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if you look carefully at Kitchingman's book, he omits mention of any Serenar 50/1.9 with metric scale while many other lenses mentions specifically having Imperial and metric versions or a dual distance scale. this is the book oversight that that i am trying to resolve - about how many Serenar 50/1.9 lenses were made with a metric distance scale. the metric lens is serial 33399 while my Imperial measure 50/1.9 is serial 21167. both are in excellent condition although the older lens has a infinity focus lock that doesn't lock positively. it is easy to slip the lock when removing the lens from the camera. the newer lens remains locked when i twist it to remove from the camera.

Herb....
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Old 12-17-2018   #5
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If you are on Facebook, consider joining the Canon Historical Society group and post your question there. Peter K. is a frequent contributor and perhaps can offer some insight into your question.

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Old 12-26-2018   #6
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Hi Herb
Interesting question you have raised regarding the “size” of the tripod screw hole.
I hadn’t really looked at it any detail as the baseplate is part of the camera and I was more interested in the lenses.
I have kept a large database on the SERENAR 50mm f/1.9 lens, but it has been corrupted where I recorded whether the lens was in “ft” or in “mtr” due to me doing a copy/paste of large sections in my Access file. Probably why I hadn’t mentioned metric 50mm f/1.9 lenses as I hadn’t recorded any up to 2008.
Generally, the scale was in the British/Imperial measurement of “feet” which at the time was used by many countries but now only three countries are out of step with the rest of the world who have embraced the metric system.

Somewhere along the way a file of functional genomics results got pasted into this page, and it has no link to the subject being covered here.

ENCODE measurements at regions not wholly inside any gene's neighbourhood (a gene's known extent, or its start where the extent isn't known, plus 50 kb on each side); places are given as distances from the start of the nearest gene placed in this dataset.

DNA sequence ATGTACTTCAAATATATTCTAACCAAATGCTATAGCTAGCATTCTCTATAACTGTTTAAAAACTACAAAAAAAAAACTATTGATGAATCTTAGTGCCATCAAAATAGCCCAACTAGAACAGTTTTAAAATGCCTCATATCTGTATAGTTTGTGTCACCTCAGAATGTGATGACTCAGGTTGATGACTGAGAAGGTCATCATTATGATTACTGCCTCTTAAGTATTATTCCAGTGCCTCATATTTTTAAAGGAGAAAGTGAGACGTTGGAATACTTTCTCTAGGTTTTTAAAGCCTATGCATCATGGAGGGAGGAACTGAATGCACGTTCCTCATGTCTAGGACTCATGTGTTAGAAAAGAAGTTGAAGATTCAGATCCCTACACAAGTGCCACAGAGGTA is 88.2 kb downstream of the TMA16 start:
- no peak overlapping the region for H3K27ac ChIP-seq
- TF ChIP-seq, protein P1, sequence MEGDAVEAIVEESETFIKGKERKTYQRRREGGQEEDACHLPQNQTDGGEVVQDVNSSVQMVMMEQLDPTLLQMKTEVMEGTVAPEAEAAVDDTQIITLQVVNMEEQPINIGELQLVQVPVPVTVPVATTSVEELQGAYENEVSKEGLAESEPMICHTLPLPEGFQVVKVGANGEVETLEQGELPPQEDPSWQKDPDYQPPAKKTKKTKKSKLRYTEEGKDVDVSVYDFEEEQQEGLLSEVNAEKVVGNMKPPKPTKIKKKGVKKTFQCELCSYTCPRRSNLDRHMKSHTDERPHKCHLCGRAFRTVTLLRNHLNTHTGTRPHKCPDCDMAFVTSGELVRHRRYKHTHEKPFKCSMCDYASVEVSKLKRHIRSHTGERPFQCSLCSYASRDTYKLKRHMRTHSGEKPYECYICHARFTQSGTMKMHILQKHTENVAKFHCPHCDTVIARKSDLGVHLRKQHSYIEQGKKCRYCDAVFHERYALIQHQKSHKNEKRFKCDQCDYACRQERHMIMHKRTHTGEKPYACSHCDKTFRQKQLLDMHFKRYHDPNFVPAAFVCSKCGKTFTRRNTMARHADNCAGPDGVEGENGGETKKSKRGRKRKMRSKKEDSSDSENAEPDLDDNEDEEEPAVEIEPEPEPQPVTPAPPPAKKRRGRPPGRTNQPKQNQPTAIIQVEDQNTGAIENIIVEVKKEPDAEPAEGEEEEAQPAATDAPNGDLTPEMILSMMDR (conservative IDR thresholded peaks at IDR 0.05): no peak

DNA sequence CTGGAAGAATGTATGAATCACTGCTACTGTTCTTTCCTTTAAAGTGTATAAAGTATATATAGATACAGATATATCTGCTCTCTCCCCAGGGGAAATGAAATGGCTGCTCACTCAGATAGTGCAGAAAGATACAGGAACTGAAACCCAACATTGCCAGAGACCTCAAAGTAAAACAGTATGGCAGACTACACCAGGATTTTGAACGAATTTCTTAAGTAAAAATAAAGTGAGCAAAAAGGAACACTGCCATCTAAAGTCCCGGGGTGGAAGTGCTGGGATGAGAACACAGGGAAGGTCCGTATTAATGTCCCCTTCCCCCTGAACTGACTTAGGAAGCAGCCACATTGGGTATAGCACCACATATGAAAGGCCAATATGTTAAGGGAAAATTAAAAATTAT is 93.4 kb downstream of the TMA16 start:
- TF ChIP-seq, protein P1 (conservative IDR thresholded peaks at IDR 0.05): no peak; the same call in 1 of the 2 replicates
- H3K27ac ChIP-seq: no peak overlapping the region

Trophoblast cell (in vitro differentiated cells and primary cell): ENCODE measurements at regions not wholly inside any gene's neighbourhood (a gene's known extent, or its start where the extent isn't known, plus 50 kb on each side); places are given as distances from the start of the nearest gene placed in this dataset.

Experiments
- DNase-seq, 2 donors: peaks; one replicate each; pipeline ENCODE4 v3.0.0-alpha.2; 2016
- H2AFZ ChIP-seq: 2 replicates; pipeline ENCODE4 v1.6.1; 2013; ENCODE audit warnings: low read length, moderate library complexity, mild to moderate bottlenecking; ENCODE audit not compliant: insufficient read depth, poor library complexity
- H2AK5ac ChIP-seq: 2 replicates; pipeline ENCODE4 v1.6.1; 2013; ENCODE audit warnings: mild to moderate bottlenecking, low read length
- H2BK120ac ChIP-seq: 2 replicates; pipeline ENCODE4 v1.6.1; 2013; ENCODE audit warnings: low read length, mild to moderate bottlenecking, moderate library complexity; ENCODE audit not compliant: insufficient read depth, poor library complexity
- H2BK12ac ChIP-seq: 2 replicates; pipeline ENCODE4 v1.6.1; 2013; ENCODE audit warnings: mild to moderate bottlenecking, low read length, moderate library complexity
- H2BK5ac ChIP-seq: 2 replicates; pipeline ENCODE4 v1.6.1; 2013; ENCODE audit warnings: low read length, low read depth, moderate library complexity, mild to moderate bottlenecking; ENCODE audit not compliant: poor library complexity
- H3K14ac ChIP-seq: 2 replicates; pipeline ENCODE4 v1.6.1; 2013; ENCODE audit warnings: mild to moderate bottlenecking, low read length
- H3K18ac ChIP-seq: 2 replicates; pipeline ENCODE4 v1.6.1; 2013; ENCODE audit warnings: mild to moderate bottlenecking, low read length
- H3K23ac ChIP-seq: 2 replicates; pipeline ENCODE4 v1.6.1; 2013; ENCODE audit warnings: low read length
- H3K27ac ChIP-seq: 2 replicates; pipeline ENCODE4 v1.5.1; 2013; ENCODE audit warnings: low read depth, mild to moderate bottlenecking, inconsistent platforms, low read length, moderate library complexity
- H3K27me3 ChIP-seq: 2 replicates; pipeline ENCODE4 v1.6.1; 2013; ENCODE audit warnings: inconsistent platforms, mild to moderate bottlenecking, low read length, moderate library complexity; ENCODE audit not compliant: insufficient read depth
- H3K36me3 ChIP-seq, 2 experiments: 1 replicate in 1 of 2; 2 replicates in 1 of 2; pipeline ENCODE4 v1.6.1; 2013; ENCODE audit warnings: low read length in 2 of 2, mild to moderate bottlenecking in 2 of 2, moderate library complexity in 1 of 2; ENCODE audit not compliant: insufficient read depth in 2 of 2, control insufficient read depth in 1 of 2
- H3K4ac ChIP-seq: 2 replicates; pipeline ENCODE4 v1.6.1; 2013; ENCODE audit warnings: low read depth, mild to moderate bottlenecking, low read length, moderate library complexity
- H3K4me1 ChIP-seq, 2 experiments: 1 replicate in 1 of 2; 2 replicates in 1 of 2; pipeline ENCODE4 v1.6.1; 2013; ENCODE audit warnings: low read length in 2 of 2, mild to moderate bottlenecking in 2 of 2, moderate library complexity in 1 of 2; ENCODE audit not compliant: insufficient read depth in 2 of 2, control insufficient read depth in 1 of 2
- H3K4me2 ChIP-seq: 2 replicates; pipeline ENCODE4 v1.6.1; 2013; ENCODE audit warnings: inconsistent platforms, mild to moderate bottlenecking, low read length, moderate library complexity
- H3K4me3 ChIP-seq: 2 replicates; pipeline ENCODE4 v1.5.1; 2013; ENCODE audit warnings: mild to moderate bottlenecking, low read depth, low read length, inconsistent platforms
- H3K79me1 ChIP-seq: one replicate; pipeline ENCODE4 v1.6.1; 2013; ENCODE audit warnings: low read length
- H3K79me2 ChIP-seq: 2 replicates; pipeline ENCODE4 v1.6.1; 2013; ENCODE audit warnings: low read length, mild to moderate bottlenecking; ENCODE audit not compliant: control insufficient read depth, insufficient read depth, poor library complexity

I checked my five model II-Bs that I own and two of them have the 3/8” tripod thread hole (EU) while the others have the ¼” (USA) thread hole. One of these baseplates has the MIOJ mark as well as the 3/8” hole (#29470) and the other 3/8” baseplate is unmarked and that is from a very early II-B (#25015) which I was told by the previous owner that it was sent to a military big-wig guy in Hawaii direct from the factory hence the lack of MIOJ markings. One of those baseplates with a ¼” hole is on camera #25696 which is in between the two # above. As well as the ¼” hole the baseplate is marked MIOJ and has the <CPO> mark BUT in Japanese characters or ideogram. Page 24 to 31 in my book explains all these markings.
SERENAR 50mm f/1.9 lenses would be unusual to find with metric markings and as to its value that would be up to the seller to describe it as such and to the buyer if he/she is willing to pay a prime price for it. Canon Co were following the European form of measurement (influenced by Leica) to a point as they used millimetres (mm) to identify their lenses but feet (Ft) to identify the movements for focusing.
The main market at the time in Japan and later Korea was the Armed Occupying Military forces who at the time all used the British measurement in their respective countries.
I checked my ten S-II I have in my collection and only three have the ¼ “tripod hole and I also checked my “Canon Camera Holders” and all of them have ¼” holes. Maybe Canon were forcing the buyers to purchase Canon “Camera Holders” for the tripod mount as many do appear on the market but rarely with the MIOJ mark.
On the number of 50mm f/1.9 lenses produced, an official Canon Inc data sheet I own (acquired after 2008 when I produced my book) mentions that 26065 units were produced.
Looking at a model II-B database I have been keeping for some time I notice that 3/8” tripod holes are on early models while later models have the ¼” tripod hole.
So, if your model II-B has a serial # before #33210 it could well have a 3/8” tripod hole? Because after that # most I have recorded have ¼” holes.
Thanks again for an investigating question, Cheers Peter K